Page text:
Comparison of the banding patterns of the PNC and SG chromosomes shows remarkable homology. Slight differences, however, were found and they are listed below. When differences were found between the SG and PNC chromosomes the banding pattern of the SG chromosome was in addition carefully compared with a set of photographs from
Fig. 1 a-e. Comparison of banding patterns in salivary gland (SG) and pseudonurse cell (PNC) chromosomes. Divisions 61-69 of the 3L chromosome in a SG, I~e PNC with different degrees of polyteny. Arrowheads mark differences in the banding or puffing patterns of the two tissues. Bar represents 10 gm
other genotypes and also with the photomaps of Lefevre (1976) and the new SG chromosome photomaps made by T.I. Heino published in Sorsa (1988). This was done to eliminate the possiblity of banding pecularities in the third SG chromosome of the otu 1 stock. The band designations
in the following comparison follow Bridges' (1941 a, b) revised maps. 6 2 C . This subdivision is always clearly shorter in the PNC chromosomes. The difference involves bands C3 and C4
Fig. 2a-e. Comparison of banding patterns in SG and PNC chromosomes. Divisions 70-80 of the 3L chromosome in a SG, b e PNC with different degrees of polyteny. Arrowheads mark differences in the banding or puffing patterns of the two tissues. Bar represents 10 gm
bringing bands C1 and C2 very close to the doublet D I - 2 in the P N C chromosomes (Fig. 1).
69ABC. The bands between A1 and C1 2 fuse extensively in the highly polytenized P N C chromosomes (Fig. I e).
64F. The SG chromosome band complex F1-3 is much
73A. The doublets A 1 - 2 and A3~4 are clearly separated in the P N C chromosomes (Fig. 2). In the P N C chromosomes there is possibly an additional band between the doublets not seen in the SG chromosomes (Fig. 2 c).
more prominent than the corresponding region in the P N C chromosomes. This difference may be due to puffing of the P N C chromosomes at least in the example in Figure 1 d and presumably also that in 1 e, but not in 1 c. 65E. In the PNC, the band complex E7-9 lies, at least in
some instances, closer to the complex E I ~ SG chromosomes (Fig. 1 b, c, e, but not 1 d).
than in the
68C. The prominent puff seen in the SG chromosomes can-
not be seen in the P N C chromosomes (Fig. 1).
75A. The doublet A8-9 can be seen more clearly in the P N C chromosomes and is occasionally also more prominent (Fig. 2 b, c). 75B. The puff in the SG chromosomes cannot be seen in the P N C chromosomes and the doublet B1-2 is very prominent in the P N C chromosomes (Fig. 2).
Fig. 3a-e. Comparison of banding patterns in SG and PNC chromosomes. Divisions 81-87 of the 3R chromosome in a SG, b-e PNC with different degrees of polyteny. Arrowheads mark differences in the banding or puffing patterns of the two tissues. Bar represents 10 gm
75C. The typical constriction in the SG chromosomes cannot be seen in the P N C chromosomes (Fig. 2).
strongly in the P N C chromosomes but not in the SG chromosomes (Fig. 3).
79-81E. The P N C chromosome arms are not connected to a c o m m o n chromocenter as in the SG nuclei (Figs. 2 and 3). The P N C chromosome is often clearly wider (Figs. 2c, d, e) in divisions 79 and 80 than the rest o f the chromosome forming a bulbous end to the proximal part of the 3L chromosome. Sometimes the presumed tiny fourth chromosome is connected to the proximal end of the 3L chromosome with heterochromatic fibers (Fig. 2b).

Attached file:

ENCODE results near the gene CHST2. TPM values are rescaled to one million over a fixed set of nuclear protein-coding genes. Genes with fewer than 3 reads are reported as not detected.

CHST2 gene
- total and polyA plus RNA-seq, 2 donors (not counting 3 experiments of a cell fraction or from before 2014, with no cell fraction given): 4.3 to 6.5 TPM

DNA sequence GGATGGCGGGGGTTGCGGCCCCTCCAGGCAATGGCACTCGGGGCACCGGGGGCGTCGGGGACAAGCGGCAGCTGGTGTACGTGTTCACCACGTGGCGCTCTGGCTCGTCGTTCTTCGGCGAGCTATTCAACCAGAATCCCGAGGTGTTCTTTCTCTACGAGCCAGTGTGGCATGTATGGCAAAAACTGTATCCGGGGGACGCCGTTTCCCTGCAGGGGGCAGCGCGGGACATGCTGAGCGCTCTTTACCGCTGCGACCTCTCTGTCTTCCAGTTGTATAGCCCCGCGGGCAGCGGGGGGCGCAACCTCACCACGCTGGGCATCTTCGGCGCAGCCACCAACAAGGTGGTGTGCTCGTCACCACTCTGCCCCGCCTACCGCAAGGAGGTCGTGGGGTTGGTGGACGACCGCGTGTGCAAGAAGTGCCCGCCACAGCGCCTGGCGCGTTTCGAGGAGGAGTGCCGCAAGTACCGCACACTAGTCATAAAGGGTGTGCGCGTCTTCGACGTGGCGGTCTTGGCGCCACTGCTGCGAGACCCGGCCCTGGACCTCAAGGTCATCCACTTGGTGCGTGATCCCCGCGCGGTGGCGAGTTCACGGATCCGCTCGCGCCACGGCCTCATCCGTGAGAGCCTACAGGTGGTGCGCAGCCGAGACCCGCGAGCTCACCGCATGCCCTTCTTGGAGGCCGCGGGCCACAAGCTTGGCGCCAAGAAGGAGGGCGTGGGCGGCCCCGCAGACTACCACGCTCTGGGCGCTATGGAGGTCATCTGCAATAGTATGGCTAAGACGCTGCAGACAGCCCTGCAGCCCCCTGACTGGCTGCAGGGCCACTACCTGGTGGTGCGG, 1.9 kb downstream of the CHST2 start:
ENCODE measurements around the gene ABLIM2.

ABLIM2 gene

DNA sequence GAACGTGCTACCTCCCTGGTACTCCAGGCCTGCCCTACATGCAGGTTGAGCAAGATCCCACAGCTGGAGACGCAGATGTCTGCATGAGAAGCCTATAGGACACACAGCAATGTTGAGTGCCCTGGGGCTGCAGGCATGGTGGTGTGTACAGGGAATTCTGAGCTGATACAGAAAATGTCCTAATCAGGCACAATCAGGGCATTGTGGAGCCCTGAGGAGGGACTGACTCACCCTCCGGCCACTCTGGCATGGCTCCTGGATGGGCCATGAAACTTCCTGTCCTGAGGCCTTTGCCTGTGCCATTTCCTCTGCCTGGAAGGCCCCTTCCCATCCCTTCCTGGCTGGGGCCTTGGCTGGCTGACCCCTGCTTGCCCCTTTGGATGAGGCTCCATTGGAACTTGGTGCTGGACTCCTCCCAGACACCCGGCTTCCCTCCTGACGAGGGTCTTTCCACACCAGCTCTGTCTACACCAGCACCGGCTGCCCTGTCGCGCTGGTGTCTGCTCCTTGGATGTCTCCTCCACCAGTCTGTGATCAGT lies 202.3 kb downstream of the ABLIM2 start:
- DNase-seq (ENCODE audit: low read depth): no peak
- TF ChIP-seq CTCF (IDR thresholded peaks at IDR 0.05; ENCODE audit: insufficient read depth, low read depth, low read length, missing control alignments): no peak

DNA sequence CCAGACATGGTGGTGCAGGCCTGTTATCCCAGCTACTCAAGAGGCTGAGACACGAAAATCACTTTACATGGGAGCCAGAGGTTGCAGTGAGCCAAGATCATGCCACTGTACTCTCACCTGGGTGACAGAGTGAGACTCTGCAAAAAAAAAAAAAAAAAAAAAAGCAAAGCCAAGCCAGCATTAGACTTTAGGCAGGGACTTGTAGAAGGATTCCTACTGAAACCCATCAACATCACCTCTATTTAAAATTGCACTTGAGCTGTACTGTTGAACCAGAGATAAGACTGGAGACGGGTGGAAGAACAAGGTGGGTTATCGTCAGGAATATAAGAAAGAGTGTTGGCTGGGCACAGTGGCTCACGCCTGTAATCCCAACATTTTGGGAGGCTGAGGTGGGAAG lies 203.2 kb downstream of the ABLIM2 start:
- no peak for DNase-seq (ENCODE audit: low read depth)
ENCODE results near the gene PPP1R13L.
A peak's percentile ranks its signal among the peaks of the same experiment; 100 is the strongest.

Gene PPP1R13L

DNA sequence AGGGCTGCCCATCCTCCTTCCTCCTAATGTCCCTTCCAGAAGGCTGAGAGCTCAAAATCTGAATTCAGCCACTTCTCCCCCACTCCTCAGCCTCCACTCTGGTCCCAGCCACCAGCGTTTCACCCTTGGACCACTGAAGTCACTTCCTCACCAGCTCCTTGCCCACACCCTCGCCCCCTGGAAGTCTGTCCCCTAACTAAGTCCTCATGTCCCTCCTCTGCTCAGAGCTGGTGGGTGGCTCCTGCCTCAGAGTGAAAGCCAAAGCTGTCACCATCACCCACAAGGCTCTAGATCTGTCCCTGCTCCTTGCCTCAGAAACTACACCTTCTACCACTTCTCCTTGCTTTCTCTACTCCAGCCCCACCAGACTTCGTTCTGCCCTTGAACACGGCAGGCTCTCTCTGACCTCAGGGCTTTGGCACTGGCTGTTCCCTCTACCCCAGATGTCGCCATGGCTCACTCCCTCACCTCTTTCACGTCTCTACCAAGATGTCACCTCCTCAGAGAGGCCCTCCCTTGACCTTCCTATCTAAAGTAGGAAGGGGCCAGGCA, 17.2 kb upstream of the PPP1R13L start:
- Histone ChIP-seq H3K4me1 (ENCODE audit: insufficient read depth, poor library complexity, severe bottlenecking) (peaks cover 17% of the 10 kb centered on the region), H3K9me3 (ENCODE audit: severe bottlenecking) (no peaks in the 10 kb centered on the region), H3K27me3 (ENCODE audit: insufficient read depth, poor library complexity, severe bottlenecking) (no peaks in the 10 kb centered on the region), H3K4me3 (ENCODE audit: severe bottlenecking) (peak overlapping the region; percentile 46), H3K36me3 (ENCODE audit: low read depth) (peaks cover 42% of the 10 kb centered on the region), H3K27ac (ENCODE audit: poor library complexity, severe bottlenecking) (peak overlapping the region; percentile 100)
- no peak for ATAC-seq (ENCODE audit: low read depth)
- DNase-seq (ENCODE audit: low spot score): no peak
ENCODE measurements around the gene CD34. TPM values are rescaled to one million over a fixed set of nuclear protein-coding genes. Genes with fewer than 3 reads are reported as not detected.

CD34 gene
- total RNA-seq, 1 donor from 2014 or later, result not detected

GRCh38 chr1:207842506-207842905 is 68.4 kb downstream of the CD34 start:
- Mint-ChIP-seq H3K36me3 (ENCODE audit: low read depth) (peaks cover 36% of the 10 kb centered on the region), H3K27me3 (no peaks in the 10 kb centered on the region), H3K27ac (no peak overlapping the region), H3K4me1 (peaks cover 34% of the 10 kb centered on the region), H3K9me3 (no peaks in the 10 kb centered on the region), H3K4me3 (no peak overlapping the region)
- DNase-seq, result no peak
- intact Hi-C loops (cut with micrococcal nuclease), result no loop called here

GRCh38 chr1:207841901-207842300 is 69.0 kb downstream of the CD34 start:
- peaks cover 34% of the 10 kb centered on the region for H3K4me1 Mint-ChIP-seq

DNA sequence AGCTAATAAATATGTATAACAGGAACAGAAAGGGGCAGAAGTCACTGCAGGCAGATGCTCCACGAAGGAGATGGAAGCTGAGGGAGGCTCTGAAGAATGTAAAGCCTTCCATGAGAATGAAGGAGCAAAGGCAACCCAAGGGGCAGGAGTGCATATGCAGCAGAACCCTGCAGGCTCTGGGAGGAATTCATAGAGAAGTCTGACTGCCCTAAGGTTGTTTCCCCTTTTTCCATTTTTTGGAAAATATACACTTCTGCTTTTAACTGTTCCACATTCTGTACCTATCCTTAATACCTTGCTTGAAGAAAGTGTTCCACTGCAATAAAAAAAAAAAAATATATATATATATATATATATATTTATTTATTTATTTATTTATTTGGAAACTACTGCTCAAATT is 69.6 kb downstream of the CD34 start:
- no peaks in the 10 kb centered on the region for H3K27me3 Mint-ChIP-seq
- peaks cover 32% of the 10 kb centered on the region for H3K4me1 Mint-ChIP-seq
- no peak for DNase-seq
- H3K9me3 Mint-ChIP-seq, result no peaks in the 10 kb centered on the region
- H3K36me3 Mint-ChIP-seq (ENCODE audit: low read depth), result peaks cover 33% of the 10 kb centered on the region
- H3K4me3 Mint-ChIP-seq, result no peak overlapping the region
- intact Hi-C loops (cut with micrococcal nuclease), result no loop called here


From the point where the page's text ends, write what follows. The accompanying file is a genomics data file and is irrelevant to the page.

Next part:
85F. The prominent puff formed by the bands in position
F1-5 cannol: be seen in the P N C chromosomes (Fig. 3). 86D. The constriction in the SG chromosomes cannot be
seen in the P N C chromosomes (Fig. 3). 87F. A more prominent band is found between doublets
8 7 F 1 ~ 1 3 and 88A1-2 in the P N C chromosomes than in the SG chromosomes (particularly Fig. 3 b and e).
84A. The bands of tight doublet A4-5 in SG are clearly
separated in the P N C chromosomes (Fig. 3 b-d).
88C. The band complex C1-4 is darker in the P N C chromo-
85D. The doublet D I - 2 and the bands in D10-12 puff
somes. In the SG chromosomes these bands are probably slightly puffed (Fig. 4).
Fig. 4a--e. Comparison of banding patterns in SG and PNC chromosomes. Divisions 88-93 of the 3R chromosome in a SG, b-e PNC with different degrees of polyteny. Arrowheads mark differences in the banding or puffing patterns of the two tissues. Bar represents 10 gm
881). The bands D5 and D6 are clearly darker in the PNC chromosomes. In the SG chromosomes these bands are probably slightly puffed (Fig. 4).
IOOA. A prominent puff is found in the PNC chromosomes, but not in the SG chromosomes. Bands A1-3 are involved in its formation (Fig. 5).
89E. The typical constriction seen in the SG chromosomes is not seen in the PNC chromosomes (Figs. 4 and 6).
The results presented above show that the banding pattern of the polytene chromosomes in PNC nuclei is remarkably similar to that of the SG chromosomes. This result is consistent with most of the studies in which polytene chromosomes from different tissues have been compared and only slight differences have been found in Drosophila (Holden and Ashburner 1978; Richards 1980a; Hochstrasser 1987) and other Diptera (earlier works cited in Beermann 1962; also Bedo 1976; Redfern 1981; Gupta and Singh 1983). As in these studies the banding pattern of the PNC chromosomes differs slightly when compared with that of the SG chromosome. In summary the slight differences between the PNC and SG chromosomes can be roughly divided into four groups: 1. Differences in the puffing patterns (64F, 68C, 75B, 85D, 85F, 91B, 93C, 94A and 100A) 2. Differences in the relative staining intensity of the bands (75A, 75B, 87F, 88C and 88D)